Wine company investors are often called "angels." They provide the equity engine for the wine business.   They can come from many backgrounds and have many different interests.  Often, they are friends and family.  They may be organized financial institutions, such as local or regional banks.  Or they may be lovers of a particular wine maker. 

Friends and family ordinarily invest based on their confidence and connection with the winemaker.  They are less likely to scrutinize the business model that the winemaker has developed.  But there are personal and emotional issues that can make this an unwise investment. 

Friends and family investors must be placed on the same footing as institutional investors.  This means that the winemaker must create and follow legal documents.  And the winemaker must be sure that these investors understand the risks associated with the investment.

Issues can be very personal - especially with family members.  Suppose that after a year or two, Uncle Fred wants his money back - your other investors may not permit you to refund him (even if you can and want to).  Even family members have to consider the risks in investing.

Institutional "angels" prefer to invest in a business, not merely an idea.  Their criteria vary, but usually they look for:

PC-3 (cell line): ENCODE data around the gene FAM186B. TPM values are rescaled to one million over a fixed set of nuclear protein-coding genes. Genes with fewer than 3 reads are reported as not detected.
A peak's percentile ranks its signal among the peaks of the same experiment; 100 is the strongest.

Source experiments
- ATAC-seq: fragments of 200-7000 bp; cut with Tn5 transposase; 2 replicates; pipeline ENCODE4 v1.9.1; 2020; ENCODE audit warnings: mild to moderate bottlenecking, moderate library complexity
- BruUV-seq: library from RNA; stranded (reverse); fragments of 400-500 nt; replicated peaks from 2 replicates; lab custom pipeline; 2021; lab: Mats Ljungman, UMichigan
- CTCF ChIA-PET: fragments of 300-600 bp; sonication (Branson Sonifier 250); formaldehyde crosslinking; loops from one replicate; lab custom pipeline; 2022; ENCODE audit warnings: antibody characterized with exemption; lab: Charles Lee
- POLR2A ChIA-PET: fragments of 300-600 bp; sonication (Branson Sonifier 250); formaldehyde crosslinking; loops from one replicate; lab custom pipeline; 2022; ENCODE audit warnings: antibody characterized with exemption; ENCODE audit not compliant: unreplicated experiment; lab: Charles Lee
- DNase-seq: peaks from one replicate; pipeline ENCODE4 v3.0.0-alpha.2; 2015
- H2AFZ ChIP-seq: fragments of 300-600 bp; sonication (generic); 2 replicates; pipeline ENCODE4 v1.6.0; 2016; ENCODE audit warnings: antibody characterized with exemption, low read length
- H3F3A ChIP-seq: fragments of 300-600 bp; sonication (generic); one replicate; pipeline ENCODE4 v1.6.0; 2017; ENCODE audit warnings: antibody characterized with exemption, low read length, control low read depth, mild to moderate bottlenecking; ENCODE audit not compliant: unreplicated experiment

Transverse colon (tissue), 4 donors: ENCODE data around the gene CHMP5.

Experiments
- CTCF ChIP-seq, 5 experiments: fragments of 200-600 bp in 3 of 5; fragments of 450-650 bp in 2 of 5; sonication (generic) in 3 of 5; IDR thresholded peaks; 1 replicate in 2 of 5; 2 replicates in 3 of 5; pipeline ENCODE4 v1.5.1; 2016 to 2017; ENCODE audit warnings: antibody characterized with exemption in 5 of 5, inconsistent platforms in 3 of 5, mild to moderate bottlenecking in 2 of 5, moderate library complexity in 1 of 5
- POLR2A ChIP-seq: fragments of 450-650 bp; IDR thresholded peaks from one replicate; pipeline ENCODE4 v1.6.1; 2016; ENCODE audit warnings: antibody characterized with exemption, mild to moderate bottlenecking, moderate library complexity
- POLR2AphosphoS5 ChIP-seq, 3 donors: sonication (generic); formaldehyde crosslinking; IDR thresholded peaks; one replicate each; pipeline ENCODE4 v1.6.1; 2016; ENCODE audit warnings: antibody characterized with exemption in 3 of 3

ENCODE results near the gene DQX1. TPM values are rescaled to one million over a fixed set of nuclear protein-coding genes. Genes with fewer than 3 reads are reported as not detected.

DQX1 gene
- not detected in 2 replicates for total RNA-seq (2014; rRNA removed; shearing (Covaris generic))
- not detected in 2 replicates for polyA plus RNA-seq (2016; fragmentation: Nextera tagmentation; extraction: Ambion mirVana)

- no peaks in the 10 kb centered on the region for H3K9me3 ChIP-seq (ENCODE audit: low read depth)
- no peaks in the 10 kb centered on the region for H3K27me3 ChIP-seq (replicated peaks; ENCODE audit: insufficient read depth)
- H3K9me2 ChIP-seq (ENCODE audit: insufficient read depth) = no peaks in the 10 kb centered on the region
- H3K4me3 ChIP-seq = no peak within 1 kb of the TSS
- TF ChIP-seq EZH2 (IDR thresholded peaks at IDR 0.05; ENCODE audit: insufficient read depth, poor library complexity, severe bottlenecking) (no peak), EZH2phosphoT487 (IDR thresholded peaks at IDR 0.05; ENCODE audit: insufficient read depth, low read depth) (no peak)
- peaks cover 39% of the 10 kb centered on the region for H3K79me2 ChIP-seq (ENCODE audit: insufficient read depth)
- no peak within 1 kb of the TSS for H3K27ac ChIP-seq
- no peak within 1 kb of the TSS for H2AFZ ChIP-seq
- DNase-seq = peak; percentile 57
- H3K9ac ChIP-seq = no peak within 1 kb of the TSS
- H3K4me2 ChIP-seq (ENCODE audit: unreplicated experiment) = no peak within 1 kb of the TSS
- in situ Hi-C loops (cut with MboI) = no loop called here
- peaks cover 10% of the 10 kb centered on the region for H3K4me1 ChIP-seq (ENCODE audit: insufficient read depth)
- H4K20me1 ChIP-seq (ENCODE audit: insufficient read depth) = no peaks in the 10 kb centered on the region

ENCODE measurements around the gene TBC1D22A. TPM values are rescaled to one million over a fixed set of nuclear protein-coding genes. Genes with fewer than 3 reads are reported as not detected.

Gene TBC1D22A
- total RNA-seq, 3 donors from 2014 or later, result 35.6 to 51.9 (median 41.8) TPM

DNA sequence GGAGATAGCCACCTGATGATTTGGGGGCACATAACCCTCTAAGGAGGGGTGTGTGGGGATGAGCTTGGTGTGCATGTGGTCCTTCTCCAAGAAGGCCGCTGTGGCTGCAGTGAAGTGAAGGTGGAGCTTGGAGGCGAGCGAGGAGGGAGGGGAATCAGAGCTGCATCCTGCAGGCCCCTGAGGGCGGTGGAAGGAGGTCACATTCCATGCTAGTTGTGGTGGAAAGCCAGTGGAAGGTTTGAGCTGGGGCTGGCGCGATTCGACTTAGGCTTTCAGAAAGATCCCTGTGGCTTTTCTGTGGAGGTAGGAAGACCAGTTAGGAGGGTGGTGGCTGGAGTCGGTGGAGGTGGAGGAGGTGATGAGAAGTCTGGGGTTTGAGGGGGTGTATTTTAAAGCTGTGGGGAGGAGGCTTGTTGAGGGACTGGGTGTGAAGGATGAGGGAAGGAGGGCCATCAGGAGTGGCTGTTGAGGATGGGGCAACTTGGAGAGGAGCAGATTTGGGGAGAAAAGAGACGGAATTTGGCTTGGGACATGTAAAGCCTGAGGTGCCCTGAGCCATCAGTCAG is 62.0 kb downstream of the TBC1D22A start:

• A wine brand that is launched, product is bottled or at least an initial release is planned      
  • A brand that has a unique trademark    
  • A track record of at least a year in the business of wine      
  • A management team with wine making and marketing experience and past success        
  • A scalable product and business model - one that they can review and decide makes sense.  

Angel investors also have strong preferences about investment terms.  Most angels want to own equity or at least a promissory note that gives them the opportunity to convert into equity.  They will focus on issues such as:       

  • What is the implied valuation of the business?       
  • If they own a minority stake, what control do they have over major decisions?         
  • How will they get their money out plus a reasonable return that compensates them for the risk, if they wish to leave the investment?  

The extent to which an investor considers these issues depends on how much money is invested and whether the investor is driven by the need to make a profit, or just likes the idea of owning part of a winery. 

Loren Danzis